Consider a snowfall the natural jewelry on a home’s seasonal attire. In this new Atlanta residence, winter’s touch sets an inviting scene for dinner parties and holiday traditions, such as adding artificial snow to the tree by hand. “The home itself feels so open and warm and welcoming,” says interior designer Lynne T. Rankin. “They always have roaring fireplaces and delicious food cooking in the kitchen.”
Architect D. Stanley Dixon’s design for the 6,600-square-foot English manse drew inspiration from Boxwood, Buckhead’s beloved Philip Shutze-designed estate, with which the homeowners have a connection. The use of stucco and stone gives the five-bedroom, five-and-a-half-bath residence on 2 acres the feeling that it’s existed for years, Rankin says. Antiques blend with tailored furnishings and a couple of high-stakes purchases. “It’s a fun collection of things that they’ve picked up over the years. They also wanted to add in some newer, fresher pieces,” she says. “They wanted it to be timeless and livable, but also feel fresh and young.”
The homeowners spotted the marble surround and mantel in London, sent photos to Dixon and Rankin, and then shipped it in pieces to Atlanta. Their splurge became the cornerstone of their future living room. A trumeau mirror found closer to home, in Alabama, proved a worthy match above the marble. A palette of bluish gray and creams wrapped the family in an airy and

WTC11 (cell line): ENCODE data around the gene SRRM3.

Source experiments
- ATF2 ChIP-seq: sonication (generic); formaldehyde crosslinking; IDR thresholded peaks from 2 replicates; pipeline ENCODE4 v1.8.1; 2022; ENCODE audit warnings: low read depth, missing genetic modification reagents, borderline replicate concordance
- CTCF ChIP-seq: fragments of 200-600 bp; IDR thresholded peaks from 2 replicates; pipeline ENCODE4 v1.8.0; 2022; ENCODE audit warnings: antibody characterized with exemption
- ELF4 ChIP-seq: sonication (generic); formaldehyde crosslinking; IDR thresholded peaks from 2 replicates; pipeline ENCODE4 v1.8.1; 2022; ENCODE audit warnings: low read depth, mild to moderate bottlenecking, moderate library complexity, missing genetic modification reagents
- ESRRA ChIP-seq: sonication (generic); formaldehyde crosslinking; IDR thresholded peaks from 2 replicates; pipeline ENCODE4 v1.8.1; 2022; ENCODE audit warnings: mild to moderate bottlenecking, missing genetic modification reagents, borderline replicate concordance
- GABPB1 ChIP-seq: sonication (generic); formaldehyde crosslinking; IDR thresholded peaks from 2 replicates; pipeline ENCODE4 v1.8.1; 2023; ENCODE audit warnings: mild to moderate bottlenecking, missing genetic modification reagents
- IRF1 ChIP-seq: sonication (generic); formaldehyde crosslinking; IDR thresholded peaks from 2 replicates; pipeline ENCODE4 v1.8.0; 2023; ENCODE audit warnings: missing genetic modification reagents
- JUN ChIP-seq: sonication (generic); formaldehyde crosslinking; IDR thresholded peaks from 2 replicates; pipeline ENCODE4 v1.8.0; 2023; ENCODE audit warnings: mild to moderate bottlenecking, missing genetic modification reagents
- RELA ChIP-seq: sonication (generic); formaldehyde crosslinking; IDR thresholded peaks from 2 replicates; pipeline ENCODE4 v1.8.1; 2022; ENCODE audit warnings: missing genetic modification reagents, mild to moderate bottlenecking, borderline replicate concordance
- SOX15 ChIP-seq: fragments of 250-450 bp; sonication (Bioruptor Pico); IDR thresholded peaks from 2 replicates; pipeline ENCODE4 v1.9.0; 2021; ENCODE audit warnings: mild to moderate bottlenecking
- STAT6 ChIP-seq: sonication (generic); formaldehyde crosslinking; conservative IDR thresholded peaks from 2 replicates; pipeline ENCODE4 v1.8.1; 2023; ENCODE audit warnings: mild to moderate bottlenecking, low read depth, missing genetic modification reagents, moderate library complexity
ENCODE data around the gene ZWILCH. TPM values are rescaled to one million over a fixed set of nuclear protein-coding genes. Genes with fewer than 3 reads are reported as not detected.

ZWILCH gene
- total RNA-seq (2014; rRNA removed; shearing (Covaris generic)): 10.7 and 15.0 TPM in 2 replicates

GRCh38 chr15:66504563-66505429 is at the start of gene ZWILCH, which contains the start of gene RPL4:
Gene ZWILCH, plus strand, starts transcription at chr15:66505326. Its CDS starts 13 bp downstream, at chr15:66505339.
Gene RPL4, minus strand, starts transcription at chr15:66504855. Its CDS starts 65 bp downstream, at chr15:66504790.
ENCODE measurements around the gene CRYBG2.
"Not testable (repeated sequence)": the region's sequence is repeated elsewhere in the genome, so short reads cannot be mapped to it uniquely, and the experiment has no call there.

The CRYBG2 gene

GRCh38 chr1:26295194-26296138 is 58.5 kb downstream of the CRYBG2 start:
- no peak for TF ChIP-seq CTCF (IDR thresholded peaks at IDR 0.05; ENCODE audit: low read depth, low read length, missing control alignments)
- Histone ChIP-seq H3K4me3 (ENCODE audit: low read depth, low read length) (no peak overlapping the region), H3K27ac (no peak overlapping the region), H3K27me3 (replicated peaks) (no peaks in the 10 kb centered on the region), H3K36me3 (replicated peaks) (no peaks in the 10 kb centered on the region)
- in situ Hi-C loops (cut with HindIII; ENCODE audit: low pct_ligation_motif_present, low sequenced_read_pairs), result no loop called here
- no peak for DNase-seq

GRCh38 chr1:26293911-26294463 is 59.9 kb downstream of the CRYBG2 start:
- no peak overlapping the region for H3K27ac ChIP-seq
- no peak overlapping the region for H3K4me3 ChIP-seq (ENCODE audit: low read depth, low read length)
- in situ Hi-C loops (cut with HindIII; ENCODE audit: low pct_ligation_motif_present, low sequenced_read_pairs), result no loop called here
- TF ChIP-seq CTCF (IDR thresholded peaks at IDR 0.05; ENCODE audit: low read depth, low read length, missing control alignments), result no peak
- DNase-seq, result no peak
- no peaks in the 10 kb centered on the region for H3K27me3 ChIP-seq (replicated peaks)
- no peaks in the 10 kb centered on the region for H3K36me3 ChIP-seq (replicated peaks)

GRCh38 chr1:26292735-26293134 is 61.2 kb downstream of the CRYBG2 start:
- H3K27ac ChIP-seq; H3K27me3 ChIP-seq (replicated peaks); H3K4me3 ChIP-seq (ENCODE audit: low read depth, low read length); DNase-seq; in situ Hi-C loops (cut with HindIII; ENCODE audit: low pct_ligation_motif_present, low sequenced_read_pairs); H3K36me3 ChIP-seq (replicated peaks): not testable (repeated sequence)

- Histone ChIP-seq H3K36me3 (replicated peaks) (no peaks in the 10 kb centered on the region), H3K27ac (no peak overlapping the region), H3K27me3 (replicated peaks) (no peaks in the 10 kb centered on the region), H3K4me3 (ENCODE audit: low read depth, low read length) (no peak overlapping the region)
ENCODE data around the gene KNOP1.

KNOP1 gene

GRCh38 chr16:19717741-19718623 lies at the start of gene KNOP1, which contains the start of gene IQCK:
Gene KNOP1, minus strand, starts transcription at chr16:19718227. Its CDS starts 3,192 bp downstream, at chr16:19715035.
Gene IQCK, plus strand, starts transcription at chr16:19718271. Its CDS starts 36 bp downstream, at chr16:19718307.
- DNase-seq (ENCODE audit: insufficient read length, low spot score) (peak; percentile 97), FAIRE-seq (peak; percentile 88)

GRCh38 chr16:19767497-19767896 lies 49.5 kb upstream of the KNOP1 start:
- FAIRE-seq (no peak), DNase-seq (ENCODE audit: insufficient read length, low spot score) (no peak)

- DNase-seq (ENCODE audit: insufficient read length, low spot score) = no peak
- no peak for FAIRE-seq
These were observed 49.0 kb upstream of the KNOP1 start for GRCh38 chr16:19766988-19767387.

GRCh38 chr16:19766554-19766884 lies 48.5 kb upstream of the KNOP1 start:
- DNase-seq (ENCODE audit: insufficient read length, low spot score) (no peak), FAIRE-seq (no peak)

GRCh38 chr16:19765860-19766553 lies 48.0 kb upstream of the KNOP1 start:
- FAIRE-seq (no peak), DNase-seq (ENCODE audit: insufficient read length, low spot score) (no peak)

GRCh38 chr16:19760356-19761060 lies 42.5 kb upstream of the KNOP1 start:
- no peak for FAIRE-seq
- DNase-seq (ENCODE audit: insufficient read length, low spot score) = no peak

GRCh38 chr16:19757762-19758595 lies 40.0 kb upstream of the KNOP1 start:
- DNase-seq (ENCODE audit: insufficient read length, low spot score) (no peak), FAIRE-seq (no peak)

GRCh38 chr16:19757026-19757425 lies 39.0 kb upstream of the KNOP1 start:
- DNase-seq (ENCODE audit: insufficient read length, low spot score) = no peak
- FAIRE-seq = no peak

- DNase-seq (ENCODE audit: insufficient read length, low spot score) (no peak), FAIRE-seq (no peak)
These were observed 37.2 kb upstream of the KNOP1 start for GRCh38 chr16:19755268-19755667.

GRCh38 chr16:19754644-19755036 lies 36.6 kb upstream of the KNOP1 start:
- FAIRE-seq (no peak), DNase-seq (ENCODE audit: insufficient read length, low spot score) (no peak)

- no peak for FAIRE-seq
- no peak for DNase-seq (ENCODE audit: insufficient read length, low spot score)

In the often-used dining room, Rankin softened the space with gray-blue curtains that draw across the bay window and a Phillip Jeffries grasscloth in the same tone. The other walls are light paneled or painted. Another one of the homeowner’s international purchases, a dining room chandelier they found in Florence, Italy, joined the window as the room’s focal points.
Rankin and the homeowner, who have known each other since high school, made cross-country selections and other big decisions in the feeling of a true partnership, which also included Dixon and landscape designer Carson McElheney. “It’s been such a lovely experience,” Rankin says. “It was a really wonderful collaboration.”